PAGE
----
Russian Circles named their 2016 album Guidance in reference to the uncertainty of the future. It was a fitting title for the times, with the album coming out a few months before America’s tumultuous presidential election, but it was intended more as a reference to the band’s own absence of a blueprint as they navigated their second decade as a band than as a social commentary. If there were questions as to how to move forward as a musical unit or individual doubts as to how to continue toiling as artists in the underground, the three years of relentless touring on the album only served to reinforce the Sisyphean struggle of artists. With their latest album Blood Year, Russian Circles forsake the sonic crossroads of divergent musical paths found on albums like Guidance and Memorial to offer up the most direct and forceful collection of songs in their discography.
The Chicago trio have always explored the dynamics of volume and timbre, with their albums vascilating between caustic attacks and blissful respites. Blood Year begins with the calm before the storm in “Hunter Moon”, where a few narcotic repetitions of guitarist Mike Sullivan’s melancholic plucked chords and woozy slide guitar usher in the first assault. “Arluck” charges out of the reverberating sustain of somber drones with Dave Turncrantz’s pounding rack and floor toms, expertly captured by Kurt Ballou at Electrical Audio in Chicago. The studio’s reputation for pristine drum tones is on full display in those opening bars, and when the drums break and Brian Cook’s grinding bass line forces its way into the mix it becomes evident as to why the band returned to Steve Albini’s world-famous recording studio where they’d tracked Enter, Geneva, and Memorial. Sullivan dives into the song with his signature finger-tapped leads and stacks loops of idiosyncratic harmonies on top of it. The song barrels through bottom heavy chugged guitar patterns and tightly wound noise-rock riffage before the rhythm section drops out to leave a lone guitar line in the ether. A second guitar line comes in on top of it. Then a third. The chasm fills with an orchestra of guitar loops before the drums and bass come back in and build to the song’s vicious conclusion.
With Sullivan, Turncrantz, and Cook all residing in different states, Russian Circles have typically crafted their albums by piecing together song fragments and home recordings into meticulous texture-rich studio productions. But after seven tours in North American and five trips to Europe in support of Guidance, the band made a conscious effort to approach the songs on Blood Year with the same organic feel of a live show. In an age where rock records are often built on a computerized grid, Russian Circles chose to track the foundations of the songs together in one room as complete takes without click tracks. The human pulse and unmetered energy is immediately obvious in the dissonant barrage of “Milano”. The no-frills wall of distortion and mid-tempo stomp of the song recalls some of Russian Circles’ most unrelentingly savage moments—Memorial’s “Burial”, Geneva’s title track, Empros’ “309”. The first half of Blood Year closes with “Kohokia”, a harrowing song that somehow manages to capture the unsettling negative space of Spiderland in one moment, the blurry clamor of ashen metal in the next, and ultimately arriving at a triumphant pinnacle of staccato bass chords, battering ram drums, and heroic tapped guitar leads.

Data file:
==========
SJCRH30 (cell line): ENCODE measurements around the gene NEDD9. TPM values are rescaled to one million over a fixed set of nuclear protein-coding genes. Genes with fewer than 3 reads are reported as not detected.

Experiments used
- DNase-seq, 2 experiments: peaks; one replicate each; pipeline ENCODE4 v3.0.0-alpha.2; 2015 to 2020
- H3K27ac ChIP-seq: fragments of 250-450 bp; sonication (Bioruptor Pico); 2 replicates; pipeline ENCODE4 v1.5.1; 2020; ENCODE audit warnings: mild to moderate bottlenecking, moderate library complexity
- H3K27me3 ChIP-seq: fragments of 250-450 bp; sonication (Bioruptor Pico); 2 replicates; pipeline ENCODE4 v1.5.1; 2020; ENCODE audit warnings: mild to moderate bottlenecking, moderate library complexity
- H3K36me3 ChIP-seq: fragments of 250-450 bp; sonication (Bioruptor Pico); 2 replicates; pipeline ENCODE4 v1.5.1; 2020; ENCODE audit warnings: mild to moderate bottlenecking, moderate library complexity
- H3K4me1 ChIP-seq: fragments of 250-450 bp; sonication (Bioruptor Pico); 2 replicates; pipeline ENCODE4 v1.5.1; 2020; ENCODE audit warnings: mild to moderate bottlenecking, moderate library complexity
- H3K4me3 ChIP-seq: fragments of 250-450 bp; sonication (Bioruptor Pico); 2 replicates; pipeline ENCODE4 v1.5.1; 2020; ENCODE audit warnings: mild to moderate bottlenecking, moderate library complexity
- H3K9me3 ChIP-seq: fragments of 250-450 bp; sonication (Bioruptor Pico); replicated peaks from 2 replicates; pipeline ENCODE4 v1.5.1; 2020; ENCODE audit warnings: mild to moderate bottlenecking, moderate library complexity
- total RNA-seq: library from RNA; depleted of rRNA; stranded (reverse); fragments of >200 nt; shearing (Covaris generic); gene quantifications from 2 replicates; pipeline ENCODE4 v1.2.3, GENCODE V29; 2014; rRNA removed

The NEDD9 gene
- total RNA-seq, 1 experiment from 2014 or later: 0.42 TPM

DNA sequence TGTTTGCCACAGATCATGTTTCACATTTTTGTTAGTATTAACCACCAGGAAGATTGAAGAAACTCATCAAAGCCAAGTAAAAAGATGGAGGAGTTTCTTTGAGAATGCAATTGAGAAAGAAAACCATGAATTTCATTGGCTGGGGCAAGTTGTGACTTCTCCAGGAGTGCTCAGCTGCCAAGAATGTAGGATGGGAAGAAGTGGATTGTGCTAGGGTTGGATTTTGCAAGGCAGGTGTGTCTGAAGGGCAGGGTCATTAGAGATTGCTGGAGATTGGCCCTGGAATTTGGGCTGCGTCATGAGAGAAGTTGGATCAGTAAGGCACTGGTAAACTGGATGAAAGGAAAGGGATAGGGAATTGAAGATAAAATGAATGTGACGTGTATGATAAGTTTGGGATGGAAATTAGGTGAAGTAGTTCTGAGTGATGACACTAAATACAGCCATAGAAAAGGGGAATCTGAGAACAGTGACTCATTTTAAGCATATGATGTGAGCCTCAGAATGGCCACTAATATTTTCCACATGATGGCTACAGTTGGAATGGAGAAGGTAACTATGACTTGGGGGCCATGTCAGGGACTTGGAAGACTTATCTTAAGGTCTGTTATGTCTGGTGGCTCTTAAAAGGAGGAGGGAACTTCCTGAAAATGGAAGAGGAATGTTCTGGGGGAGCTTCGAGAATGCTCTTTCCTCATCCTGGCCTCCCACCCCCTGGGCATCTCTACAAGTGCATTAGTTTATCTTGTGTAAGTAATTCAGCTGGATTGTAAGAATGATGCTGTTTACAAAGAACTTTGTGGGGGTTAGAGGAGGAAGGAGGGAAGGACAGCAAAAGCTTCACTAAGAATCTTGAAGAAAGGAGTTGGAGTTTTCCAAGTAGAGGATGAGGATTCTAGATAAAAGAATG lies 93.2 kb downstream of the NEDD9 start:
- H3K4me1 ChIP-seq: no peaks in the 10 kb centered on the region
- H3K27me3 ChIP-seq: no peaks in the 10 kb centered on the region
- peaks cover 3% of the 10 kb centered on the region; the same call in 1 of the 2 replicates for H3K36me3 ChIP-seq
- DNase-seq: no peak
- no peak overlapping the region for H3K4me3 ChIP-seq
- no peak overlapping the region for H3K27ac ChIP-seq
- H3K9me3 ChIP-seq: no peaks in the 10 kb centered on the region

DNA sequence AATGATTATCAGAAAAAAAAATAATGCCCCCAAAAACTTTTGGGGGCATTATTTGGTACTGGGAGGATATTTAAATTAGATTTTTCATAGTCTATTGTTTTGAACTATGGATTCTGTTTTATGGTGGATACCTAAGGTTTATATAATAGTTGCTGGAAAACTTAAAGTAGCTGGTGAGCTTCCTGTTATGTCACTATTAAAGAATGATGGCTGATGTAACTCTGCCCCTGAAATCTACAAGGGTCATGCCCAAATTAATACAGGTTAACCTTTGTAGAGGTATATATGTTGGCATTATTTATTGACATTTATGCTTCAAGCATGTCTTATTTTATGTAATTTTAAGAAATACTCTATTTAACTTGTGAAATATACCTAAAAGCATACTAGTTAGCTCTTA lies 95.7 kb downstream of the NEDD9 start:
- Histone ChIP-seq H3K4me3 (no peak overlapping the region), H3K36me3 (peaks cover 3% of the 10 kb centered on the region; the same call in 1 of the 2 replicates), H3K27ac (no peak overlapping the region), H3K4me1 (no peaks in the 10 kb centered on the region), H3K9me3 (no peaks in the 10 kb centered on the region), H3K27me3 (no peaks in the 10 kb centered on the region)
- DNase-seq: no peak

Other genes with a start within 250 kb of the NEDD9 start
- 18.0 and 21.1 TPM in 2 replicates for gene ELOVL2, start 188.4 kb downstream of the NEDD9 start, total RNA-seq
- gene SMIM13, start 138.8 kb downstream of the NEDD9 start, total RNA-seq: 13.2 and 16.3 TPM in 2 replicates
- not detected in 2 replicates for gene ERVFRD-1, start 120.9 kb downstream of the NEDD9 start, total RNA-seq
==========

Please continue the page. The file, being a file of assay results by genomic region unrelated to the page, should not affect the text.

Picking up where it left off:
Side two begins with one of the few reserved moments on the album in the slow fever-dream loop-stacked baritone guitar lines provided by Cook on “Ghost on High”. It’s less a song than a prelude to the tremolo-picked battle anthem “Sinaia”. Guitar overdubs were done at Ballou’s God City studio, and the engineer’s gift for rendering a variety of exquisite distorted tones can be heard in the timbre-rich medley of pastoral drones in the introduction, fury-of-Valhalla tremolo picking in the verses, scathing black metal-tinged snarl in the bridge, and cataclysmic chords in the finale. Russian Circles albums have typically ended with a comedown—the pensive “Xavii”, the folk ballads of “Praise Be Man” and “Memorial”, the delay-soaked ambience of “Philos”—but Blood Year ends on its most vengeful note, with the barbaric battery of “Quartered”.
If Guidance was meant to be an exploration of forking paths, Blood Year was an almost single-minded statement of authority. While it retains the dexterity, multi-faceted techniques, and dramatic compositions that have been a trademark of Russian Circles since day one, Blood Yearfully embraces the most forceful aspects of the band’s repertoire. Sargent House is proud to offer up Blood Year to the world in August 2019 on CD/LP and digital formats.
Russian Circles 2020 Europe Tour
MAR 12 Antwerp, BE @ Trix
MAR 13 Paris, FR @ Bataclan
MAR 14 Orleans, FR @ L’Astrolabe
MAR 15 Nantes, FR @ Warehouse
MAR 16 Biarritz, FR @ Atabal
MAR 18 Porto, PT @ Hard Club
MAR 19 Lisbon, PT @ Lisboa Ao Vivo
MAR 20 Sevilla, ES @ Sala X
MAR 21 Madrid, ES @ Copernico
MAR 23 Barcelona, ES @ LA2
MAR 24 Toulouse, FR @ Le Rex
MAR 26 LUX Esch-Sur Alzette, LUX @Kulturfabrik
MAR 27 CH Monthey, CH @ Le Pont Rouge
MAR 28 AT Dornbirn, AT @ Spielboden
MAR 31 Budapest, HU @ Durer Kert
APR 01 Vienna, AT @ Arena
APR 02 Prague, CZ @ Lucerna Music Bar
APR 03 Berlin, DE @ Astra
APR 04 Leipzig, DE @ Conne Island
APR 06 Munich, DE @ Technikum
APR 07 Zurich, CH @ Rote Fabrik
APR 09 Koln, DE @ Die Kantine
APR 10 Hamburg, DE @ Gruenspan
APR 11 Copenhagen, DK @ Vega
APR 12 Oslo, NO @ Inferno Festival
APR 13 Stockholm, SE @ Slaktkyrkan
APR 14 Gothenburg, SE @ Musikenshus
APR 16 Tilburg, NL @ Roadburn Festival
APR 18 Istanbul, TR @ Zorlu Center PAC studio *
APR 19 Istanbul, TR @ Zorlu Center PAC studio *
APR 21 Athens, GR @ Piraeus 117 Academy *
Russian Circles Only *